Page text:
This year’s #PiDay is quite a special one

The famous mathematical constant prevails in modern science – and has taken on a life of its own in music, e-cards and, yes, pie-making

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On 3-14-15 at 9:26:54 am and pm, the time and date bear the first 10 digits of pi.Commemorating what is arguably the world’s most popular mathematical constant, Pi Day is celebrated every year on the 14th day of the 3rd month, or 3.14 – the first three digits of π (pi).

This year, Pi Day is especially relevant because on 3/14/15 at 9:26:53 a.m. and p.m., the date and time will reflect the first 10 digits of π — quite a moment for pi enthusiasts worldwide!

A short history of π

Representing the ratio of a circle's circumference to its diameter, π boasts a long and fascinating history that dates back to antiquity.

Already by 2000 BC, the Babylonians and Egyptians knew π was greater than 3; however, they had only a rough approximation of its numerical value. Around 250 BC, the ancient Greek mathematician Archimedes improved on those estimates by using a polygonal algorithm that would prove highly influential for well over a thousand years. In his honor, π is also known as "Archimedes' constant."

The calculation of π was further advanced in the 16th and 17th centuries through the development of calculus and infinite series, a technique used by major mathematicians such as Gottfried Wilhelm Leibniz and Sir Isaac Newton. In their book Pi Unleashed, authors Jörg Arndt and Christoph Haenel recount a comment Newton later wrote in his person journal: "I am ashamed to tell you to how many figures I carried these computations, having no other business at the time.”

The Greek letter "π" was first used as the constant’s symbol in 1706 by the Welsh mathematician William Jones and gained popularity after its adoption by the Swiss mathematician Leonhard Euler some 30 years later.

In the beginning of the 20th century, about 500 digits of π were known. Today, owing to modern-day technology, π has been calculated to several trillion digits beyond its decimal point, thus pushing the boundaries of contemporary computing capabilities and calculating techniques.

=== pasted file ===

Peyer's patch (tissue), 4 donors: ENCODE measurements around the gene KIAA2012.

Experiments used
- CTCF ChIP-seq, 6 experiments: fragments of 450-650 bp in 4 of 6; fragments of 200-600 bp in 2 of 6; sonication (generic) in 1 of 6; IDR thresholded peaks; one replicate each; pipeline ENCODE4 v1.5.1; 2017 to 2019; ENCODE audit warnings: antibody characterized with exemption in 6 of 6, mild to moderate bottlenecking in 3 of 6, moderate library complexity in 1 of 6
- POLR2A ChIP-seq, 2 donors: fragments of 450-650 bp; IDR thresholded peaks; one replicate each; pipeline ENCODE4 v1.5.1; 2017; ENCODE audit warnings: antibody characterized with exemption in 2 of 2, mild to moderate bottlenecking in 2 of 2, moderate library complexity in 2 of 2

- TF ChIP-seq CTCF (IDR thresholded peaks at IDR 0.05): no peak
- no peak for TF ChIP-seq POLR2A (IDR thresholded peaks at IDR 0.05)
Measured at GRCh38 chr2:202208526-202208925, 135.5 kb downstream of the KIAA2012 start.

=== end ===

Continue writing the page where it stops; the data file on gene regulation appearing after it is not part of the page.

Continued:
Keeping an eye on pi

A true milestone in the intellectual and scientific history of mankind, π has had an influence across a vast array of disciplines. Ubiquitous in its applications and use, it is most commonly associated with mathematics, where it serves as a fundamental building block central to several problems still tormenting mathematicians to this day.

Pi Charts

A sample search on ScienceDirect across all disciplines for documents mentioning "π" in their title, abstract or keywords from 2005 to the present returns more than 31,000 results, revealing its enduring popularity in current research. Limited to subject area "mathematics," the same search yields more than 2,500 results:

Science Direct search of pi in mathematics

Furthermore, a Scopus search for subject area "mathematics" reveals an upward trend in documents mentioning "π" in their title, abstract or keywords over the last 10 years (more than 14,300 documents in total):

Pi on Scopus

It appears then that π is indeed everywhere —provided one keeps an eye out for it. And even if it doesn’t prove to be the "answer to the ultimate question of Life, the Universe, and Everything" (like number 42 in The Hitchhiker's Guide to the Galaxy), π and its transcendental nature will no doubt continue to fascinate math buffs ad infinitum — just as its digits extend endlessly without repetition or pattern.

Another Life of Pi

  • Albert Einstein's birthday is also on March 14.
  • Pi has inspired music. Here are the first 140 digits of pi mapped to musical notes and played on the piano:

Elsevier Connect Contributor

Mimis ChrysomallisMimis Chrysomallis works for Scopus Product Marketing and is an editor for the Scopus Blog. He joined Elsevier in 2013 as a Project Coordinator for STM Journals Publishing, facilitating the delivery of scientific webinars across a number of portfolios. He is a graduate of the Athens University of Economics and Business and holds a master’s degree in European Studies from the University of Amsterdam.

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